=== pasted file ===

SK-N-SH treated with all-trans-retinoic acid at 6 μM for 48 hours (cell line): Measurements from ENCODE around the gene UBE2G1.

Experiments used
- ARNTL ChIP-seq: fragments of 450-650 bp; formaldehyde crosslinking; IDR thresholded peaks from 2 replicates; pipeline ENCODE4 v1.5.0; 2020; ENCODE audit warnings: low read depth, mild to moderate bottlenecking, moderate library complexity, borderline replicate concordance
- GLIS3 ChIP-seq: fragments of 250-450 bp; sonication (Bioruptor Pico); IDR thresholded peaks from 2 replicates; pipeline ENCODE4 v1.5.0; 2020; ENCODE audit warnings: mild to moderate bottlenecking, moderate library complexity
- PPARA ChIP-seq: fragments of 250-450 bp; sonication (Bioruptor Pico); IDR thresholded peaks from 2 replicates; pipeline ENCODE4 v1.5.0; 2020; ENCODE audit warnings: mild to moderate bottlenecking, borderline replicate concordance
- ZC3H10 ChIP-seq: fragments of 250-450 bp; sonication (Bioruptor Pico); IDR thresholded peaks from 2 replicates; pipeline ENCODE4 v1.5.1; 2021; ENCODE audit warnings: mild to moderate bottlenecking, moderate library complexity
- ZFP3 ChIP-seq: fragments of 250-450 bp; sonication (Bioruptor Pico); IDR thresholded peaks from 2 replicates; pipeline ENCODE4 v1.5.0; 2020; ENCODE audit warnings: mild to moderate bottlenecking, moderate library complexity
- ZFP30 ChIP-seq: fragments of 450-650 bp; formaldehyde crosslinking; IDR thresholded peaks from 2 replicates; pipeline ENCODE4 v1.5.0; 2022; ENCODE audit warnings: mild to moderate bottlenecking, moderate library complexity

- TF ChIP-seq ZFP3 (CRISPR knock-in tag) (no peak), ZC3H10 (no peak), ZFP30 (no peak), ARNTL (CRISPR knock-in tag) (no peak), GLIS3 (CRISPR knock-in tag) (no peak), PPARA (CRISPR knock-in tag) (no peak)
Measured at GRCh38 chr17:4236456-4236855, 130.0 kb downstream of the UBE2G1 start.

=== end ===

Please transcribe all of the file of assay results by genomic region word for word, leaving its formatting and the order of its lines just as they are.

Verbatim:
SK-N-SH treated with all-trans-retinoic acid at 6 μM for 48 hours (cell line): Measurements from ENCODE around the gene UBE2G1.

Experiments used
- ARNTL ChIP-seq: fragments of 450-650 bp; formaldehyde crosslinking; IDR thresholded peaks from 2 replicates; pipeline ENCODE4 v1.5.0; 2020; ENCODE audit warnings: low read depth, mild to moderate bottlenecking, moderate library complexity, borderline replicate concordance
- GLIS3 ChIP-seq: fragments of 250-450 bp; sonication (Bioruptor Pico); IDR thresholded peaks from 2 replicates; pipeline ENCODE4 v1.5.0; 2020; ENCODE audit warnings: mild to moderate bottlenecking, moderate library complexity
- PPARA ChIP-seq: fragments of 250-450 bp; sonication (Bioruptor Pico); IDR thresholded peaks from 2 replicates; pipeline ENCODE4 v1.5.0; 2020; ENCODE audit warnings: mild to moderate bottlenecking, borderline replicate concordance
- ZC3H10 ChIP-seq: fragments of 250-450 bp; sonication (Bioruptor Pico); IDR thresholded peaks from 2 replicates; pipeline ENCODE4 v1.5.1; 2021; ENCODE audit warnings: mild to moderate bottlenecking, moderate library complexity
- ZFP3 ChIP-seq: fragments of 250-450 bp; sonication (Bioruptor Pico); IDR thresholded peaks from 2 replicates; pipeline ENCODE4 v1.5.0; 2020; ENCODE audit warnings: mild to moderate bottlenecking, moderate library complexity
- ZFP30 ChIP-seq: fragments of 450-650 bp; formaldehyde crosslinking; IDR thresholded peaks from 2 replicates; pipeline ENCODE4 v1.5.0; 2022; ENCODE audit warnings: mild to moderate bottlenecking, moderate library complexity

- TF ChIP-seq ZFP3 (CRISPR knock-in tag) (no peak), ZC3H10 (no peak), ZFP30 (no peak), ARNTL (CRISPR knock-in tag) (no peak), GLIS3 (CRISPR knock-in tag) (no peak), PPARA (CRISPR knock-in tag) (no peak)
Measured at GRCh38 chr17:4236456-4236855, 130.0 kb downstream of the UBE2G1 start.